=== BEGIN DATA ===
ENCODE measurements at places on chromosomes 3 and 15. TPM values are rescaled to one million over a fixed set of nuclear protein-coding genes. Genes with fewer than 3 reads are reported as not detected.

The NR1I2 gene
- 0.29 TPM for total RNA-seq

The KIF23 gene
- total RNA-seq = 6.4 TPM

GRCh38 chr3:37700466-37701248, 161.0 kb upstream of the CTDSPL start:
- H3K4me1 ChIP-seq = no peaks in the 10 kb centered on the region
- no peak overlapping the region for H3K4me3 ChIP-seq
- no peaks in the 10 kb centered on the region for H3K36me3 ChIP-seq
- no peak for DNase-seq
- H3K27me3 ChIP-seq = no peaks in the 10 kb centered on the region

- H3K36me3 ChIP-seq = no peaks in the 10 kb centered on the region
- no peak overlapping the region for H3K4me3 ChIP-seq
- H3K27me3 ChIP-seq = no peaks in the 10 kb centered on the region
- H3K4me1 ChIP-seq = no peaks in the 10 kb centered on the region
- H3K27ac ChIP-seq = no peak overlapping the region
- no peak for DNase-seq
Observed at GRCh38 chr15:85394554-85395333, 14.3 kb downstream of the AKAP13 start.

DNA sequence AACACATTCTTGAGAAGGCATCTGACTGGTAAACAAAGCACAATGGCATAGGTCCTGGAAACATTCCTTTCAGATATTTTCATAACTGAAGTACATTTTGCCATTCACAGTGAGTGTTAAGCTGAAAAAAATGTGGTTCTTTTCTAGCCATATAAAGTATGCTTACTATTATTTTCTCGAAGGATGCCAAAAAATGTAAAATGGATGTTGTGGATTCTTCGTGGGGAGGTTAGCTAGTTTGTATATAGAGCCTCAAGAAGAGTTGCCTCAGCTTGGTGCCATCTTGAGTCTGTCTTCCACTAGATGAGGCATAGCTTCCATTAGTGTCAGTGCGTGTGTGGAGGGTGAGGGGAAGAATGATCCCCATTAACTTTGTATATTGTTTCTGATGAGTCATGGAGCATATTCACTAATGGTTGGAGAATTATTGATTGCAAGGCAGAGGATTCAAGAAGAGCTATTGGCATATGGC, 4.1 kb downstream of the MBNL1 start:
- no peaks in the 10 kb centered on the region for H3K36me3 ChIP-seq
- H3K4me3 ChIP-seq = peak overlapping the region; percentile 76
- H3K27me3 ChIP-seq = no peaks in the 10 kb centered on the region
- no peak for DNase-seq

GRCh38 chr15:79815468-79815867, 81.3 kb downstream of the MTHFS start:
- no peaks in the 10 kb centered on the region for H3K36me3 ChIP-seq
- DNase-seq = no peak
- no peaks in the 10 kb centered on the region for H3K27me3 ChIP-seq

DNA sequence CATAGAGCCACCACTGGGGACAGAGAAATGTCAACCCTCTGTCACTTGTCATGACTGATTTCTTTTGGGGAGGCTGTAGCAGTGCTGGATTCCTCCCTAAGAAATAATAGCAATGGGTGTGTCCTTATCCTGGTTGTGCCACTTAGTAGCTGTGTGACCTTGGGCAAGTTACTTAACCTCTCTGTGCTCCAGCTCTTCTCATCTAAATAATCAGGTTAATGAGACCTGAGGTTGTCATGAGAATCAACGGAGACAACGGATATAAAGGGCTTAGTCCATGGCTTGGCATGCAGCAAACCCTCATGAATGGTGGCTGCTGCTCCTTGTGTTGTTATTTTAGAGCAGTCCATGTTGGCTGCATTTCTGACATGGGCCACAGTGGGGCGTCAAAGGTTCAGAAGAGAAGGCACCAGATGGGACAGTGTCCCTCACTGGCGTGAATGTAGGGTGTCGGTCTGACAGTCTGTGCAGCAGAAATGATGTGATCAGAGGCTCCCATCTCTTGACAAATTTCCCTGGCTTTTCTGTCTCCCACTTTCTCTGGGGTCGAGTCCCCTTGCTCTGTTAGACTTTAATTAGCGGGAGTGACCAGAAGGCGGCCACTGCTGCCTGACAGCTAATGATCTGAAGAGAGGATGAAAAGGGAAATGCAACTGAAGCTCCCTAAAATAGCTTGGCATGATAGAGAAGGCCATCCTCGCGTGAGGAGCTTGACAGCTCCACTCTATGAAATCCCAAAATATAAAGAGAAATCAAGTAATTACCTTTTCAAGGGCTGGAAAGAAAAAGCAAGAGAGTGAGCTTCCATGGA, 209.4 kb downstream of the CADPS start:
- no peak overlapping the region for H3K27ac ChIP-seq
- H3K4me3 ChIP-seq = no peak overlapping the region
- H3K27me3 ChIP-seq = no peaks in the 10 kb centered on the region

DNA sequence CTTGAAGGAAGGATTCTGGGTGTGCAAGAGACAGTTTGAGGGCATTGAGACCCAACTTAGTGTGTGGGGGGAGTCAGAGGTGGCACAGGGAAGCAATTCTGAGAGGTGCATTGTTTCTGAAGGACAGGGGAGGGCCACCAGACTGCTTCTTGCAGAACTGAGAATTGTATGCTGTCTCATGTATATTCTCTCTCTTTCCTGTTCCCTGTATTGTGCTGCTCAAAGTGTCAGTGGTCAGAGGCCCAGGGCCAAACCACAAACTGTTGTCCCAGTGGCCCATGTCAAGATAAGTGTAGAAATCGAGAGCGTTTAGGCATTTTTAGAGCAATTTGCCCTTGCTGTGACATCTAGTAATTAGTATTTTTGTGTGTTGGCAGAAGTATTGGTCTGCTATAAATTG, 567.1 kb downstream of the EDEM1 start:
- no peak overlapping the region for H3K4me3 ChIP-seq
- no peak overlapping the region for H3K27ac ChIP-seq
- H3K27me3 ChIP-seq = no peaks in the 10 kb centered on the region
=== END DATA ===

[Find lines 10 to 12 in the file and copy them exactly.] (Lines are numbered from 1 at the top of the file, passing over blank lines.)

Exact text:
- no peak for DNase-seq
- H3K27me3 ChIP-seq = no peaks in the 10 kb centered on the region

- H3K36me3 ChIP-seq = no peaks in the 10 kb centered on the region